Monday, December 21, 2009


I recently started a business here in Washington in tough economic times, and the task in one of the most daunting challenges that I've ever face in my entire ever-lengthening life. And most of the businesses that I encounter seem to be struggling noticeably. Bills get paid late, cash flow restricts, and the effects ripple through the entire business continuum. I wonder how much longer some of these businesses withstand this nonexistence of capital? And how can these bankers sit there so smugly as the small businesses decay?

As we all know, small business create most jobs, while large businesses shed jobs. The fact that the small business lacks any and all support in the form of capital (as the banks continue to defensively shore up their reserves instead of lending the money as their charters and purposes suppose while they strangle business owners - and I probably am speaking for many of the mid-sized businesses in this country also, as they too are impacted by much of the receivables owed to them by the small businesses - again, the ripple effect throughout the economy, but I digress).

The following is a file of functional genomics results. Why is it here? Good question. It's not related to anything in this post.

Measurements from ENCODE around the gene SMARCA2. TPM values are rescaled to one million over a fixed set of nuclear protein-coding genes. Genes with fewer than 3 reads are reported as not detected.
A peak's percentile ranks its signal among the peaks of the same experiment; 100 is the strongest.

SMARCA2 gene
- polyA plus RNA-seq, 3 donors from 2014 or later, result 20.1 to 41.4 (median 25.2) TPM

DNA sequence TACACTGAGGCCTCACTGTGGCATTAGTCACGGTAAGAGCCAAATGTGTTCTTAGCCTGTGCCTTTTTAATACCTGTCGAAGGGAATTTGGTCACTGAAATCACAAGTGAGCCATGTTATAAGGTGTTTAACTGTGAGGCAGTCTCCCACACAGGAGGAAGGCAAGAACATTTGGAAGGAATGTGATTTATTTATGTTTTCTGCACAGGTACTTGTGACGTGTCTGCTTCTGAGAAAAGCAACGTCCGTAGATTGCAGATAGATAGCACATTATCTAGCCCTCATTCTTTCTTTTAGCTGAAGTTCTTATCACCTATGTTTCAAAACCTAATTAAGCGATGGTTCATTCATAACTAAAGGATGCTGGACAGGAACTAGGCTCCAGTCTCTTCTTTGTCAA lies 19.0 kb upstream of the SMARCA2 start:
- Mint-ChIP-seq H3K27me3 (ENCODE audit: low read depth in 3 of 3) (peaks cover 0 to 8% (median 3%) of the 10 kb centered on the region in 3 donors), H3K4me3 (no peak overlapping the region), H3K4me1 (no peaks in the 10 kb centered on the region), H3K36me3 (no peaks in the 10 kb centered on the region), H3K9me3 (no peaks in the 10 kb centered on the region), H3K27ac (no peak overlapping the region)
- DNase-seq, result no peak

And I live in a part of the country with one of the stronger economies. I can only imagine how those cities of post-industrial decay located eastward fare. I hate to be a doomsayer, but I think the real tough times are still ahead for this country and its economic and social stability and viability.

But I do feel grateful for the opportunities bestowed upon me in this life and by my ability to escape from my scrapes relatively unscathed. But sitting here in a coffee shop whittling away at 6:29 on a Monday night - doing just about the best I can do, as well as a sweet 1979 Spectrum show from Philly - the golden years, and I really need little more.

I wonder of The Spectrum is still standing? I was there once. Fall '88.

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